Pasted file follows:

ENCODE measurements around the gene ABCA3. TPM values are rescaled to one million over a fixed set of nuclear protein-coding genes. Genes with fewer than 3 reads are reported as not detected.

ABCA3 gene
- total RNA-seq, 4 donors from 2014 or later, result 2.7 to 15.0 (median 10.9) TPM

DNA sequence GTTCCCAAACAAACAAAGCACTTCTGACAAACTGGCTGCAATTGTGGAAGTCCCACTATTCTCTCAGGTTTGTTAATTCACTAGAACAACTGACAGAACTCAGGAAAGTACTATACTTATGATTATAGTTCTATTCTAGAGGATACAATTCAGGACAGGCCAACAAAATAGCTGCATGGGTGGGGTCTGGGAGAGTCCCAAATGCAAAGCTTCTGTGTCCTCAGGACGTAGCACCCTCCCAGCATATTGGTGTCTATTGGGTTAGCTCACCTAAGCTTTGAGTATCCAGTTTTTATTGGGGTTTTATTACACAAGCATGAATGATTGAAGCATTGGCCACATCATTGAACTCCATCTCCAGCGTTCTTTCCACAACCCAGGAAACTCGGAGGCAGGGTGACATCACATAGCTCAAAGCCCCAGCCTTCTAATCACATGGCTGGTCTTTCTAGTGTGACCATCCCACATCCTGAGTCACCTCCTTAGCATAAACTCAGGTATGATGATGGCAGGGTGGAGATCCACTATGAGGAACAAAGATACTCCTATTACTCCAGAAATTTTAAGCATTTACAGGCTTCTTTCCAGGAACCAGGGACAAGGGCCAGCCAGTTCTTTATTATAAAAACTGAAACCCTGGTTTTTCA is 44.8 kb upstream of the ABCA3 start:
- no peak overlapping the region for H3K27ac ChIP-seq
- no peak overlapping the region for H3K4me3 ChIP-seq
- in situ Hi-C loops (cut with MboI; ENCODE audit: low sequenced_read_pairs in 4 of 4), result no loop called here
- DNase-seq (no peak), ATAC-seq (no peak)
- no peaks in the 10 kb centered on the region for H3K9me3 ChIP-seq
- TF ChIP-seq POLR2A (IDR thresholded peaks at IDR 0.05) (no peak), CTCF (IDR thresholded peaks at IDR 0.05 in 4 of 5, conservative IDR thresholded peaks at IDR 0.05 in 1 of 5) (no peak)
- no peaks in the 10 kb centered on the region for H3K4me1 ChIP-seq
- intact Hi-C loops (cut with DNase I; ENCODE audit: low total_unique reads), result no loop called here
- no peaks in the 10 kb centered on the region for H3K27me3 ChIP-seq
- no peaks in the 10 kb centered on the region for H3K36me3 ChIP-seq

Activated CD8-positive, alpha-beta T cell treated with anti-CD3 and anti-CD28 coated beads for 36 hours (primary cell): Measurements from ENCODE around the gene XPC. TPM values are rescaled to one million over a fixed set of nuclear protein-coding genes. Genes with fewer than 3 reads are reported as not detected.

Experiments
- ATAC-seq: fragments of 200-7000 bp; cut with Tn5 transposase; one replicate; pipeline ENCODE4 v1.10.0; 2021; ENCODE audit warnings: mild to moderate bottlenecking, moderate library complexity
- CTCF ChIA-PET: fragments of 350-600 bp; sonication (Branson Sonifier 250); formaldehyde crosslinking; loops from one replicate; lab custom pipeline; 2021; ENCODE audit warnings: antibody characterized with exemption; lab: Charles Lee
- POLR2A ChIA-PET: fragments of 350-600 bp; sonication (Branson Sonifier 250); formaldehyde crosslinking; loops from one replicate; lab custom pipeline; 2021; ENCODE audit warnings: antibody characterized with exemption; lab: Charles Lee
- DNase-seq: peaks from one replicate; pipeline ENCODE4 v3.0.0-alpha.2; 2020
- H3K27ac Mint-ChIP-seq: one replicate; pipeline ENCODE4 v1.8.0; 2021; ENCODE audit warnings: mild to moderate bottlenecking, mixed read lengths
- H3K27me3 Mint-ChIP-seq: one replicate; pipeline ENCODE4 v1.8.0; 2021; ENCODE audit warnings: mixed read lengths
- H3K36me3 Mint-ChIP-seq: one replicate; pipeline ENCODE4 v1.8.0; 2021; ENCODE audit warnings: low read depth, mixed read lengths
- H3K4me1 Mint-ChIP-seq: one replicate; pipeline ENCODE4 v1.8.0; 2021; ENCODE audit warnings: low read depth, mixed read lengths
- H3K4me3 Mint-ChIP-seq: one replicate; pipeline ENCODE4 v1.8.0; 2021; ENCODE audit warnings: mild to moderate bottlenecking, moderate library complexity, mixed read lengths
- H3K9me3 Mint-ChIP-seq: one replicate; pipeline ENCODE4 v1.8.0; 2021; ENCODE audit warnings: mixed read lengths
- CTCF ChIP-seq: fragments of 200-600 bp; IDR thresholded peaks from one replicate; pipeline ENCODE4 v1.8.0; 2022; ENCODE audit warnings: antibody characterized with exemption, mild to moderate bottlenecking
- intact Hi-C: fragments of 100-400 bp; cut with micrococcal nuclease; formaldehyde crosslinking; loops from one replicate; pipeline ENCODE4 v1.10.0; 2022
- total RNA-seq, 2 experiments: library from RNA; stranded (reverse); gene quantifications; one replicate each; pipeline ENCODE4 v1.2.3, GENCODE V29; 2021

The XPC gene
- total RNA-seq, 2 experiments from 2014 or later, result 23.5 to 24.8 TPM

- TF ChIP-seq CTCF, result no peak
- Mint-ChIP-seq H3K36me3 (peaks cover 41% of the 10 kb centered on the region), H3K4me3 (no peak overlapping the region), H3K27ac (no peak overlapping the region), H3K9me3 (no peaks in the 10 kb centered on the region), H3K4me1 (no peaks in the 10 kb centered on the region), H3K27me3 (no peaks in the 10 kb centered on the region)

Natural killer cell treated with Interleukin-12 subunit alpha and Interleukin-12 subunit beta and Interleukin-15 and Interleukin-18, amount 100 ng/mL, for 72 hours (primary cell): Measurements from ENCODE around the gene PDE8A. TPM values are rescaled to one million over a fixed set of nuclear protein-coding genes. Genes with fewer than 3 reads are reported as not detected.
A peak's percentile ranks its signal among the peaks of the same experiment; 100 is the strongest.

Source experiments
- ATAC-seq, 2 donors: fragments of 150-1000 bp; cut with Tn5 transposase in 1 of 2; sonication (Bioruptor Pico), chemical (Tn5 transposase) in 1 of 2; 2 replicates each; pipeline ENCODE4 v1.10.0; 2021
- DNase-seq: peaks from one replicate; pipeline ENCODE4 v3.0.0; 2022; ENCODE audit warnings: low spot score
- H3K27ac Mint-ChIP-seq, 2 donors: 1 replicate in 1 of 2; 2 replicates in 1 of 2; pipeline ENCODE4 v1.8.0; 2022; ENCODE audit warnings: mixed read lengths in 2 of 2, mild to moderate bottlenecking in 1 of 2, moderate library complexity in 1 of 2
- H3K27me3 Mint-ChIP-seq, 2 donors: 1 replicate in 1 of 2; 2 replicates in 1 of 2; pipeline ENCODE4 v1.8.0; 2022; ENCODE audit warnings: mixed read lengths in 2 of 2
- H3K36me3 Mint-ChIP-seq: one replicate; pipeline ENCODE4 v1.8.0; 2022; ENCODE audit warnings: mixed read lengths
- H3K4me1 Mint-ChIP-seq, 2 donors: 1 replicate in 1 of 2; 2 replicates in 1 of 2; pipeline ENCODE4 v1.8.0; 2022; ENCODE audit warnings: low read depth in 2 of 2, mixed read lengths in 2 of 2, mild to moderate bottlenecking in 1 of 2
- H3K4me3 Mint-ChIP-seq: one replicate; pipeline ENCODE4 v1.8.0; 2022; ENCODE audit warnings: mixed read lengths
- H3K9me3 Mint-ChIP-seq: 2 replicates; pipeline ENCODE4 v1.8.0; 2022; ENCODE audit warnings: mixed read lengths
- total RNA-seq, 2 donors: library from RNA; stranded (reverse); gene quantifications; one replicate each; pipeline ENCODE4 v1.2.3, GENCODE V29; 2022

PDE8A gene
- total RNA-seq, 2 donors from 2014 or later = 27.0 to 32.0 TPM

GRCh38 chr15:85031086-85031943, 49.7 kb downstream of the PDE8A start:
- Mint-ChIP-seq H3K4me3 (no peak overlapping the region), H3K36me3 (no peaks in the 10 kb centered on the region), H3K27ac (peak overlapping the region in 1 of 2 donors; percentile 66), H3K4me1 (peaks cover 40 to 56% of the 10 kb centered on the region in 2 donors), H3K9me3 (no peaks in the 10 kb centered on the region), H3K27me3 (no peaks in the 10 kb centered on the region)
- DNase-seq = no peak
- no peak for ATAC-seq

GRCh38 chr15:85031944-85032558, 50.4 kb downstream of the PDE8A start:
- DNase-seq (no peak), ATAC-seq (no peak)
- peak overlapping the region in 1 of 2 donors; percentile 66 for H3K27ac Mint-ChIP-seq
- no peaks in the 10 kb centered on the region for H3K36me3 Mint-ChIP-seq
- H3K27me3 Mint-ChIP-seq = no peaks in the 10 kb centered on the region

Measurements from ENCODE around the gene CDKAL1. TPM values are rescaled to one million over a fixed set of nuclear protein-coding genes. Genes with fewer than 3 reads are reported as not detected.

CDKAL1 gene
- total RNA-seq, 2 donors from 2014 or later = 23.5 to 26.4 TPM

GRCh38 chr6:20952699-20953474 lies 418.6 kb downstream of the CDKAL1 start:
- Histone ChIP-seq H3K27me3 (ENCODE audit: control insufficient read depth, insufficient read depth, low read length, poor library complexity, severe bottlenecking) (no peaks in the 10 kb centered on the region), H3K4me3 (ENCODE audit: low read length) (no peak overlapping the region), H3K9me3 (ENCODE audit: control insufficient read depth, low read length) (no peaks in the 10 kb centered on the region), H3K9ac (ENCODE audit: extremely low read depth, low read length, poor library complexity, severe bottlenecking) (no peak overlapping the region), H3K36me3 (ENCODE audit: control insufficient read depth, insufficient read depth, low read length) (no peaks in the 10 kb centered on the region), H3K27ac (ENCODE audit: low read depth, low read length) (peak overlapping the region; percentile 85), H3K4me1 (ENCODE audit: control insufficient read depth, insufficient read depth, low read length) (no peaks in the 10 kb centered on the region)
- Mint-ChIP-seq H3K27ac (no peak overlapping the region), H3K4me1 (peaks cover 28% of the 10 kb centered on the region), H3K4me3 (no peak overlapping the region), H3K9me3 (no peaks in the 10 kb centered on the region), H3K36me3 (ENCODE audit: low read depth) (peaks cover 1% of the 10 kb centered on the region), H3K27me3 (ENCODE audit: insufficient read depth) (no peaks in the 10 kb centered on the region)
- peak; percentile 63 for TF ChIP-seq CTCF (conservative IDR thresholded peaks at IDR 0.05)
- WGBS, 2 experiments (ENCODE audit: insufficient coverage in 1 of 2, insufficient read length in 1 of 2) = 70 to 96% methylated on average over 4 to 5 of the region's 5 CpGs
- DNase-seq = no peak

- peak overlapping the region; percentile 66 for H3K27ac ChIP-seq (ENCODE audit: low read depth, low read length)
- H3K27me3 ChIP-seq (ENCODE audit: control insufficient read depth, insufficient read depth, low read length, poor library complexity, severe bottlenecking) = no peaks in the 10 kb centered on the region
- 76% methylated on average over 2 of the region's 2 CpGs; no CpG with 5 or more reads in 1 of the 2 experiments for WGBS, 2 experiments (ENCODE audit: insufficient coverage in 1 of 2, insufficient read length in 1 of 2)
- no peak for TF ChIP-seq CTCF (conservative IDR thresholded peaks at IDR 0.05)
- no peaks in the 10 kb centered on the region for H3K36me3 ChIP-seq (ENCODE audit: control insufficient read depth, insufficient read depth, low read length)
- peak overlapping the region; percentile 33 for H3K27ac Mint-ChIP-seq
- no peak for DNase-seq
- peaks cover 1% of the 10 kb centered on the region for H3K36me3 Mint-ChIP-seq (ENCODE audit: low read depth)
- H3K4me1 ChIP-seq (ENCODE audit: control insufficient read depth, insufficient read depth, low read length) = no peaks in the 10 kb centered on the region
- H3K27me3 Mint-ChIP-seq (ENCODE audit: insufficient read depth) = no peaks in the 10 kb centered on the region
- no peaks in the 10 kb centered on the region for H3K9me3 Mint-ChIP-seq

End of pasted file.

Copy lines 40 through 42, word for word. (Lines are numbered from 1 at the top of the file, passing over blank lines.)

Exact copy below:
- H3K27me3 Mint-ChIP-seq, 2 donors: 1 replicate in 1 of 2; 2 replicates in 1 of 2; pipeline ENCODE4 v1.8.0; 2022; ENCODE audit warnings: mixed read lengths in 2 of 2
- H3K36me3 Mint-ChIP-seq: one replicate; pipeline ENCODE4 v1.8.0; 2022; ENCODE audit warnings: mixed read lengths
- H3K4me1 Mint-ChIP-seq, 2 donors: 1 replicate in 1 of 2; 2 replicates in 1 of 2; pipeline ENCODE4 v1.8.0; 2022; ENCODE audit warnings: low read depth in 2 of 2, mixed read lengths in 2 of 2, mild to moderate bottlenecking in 1 of 2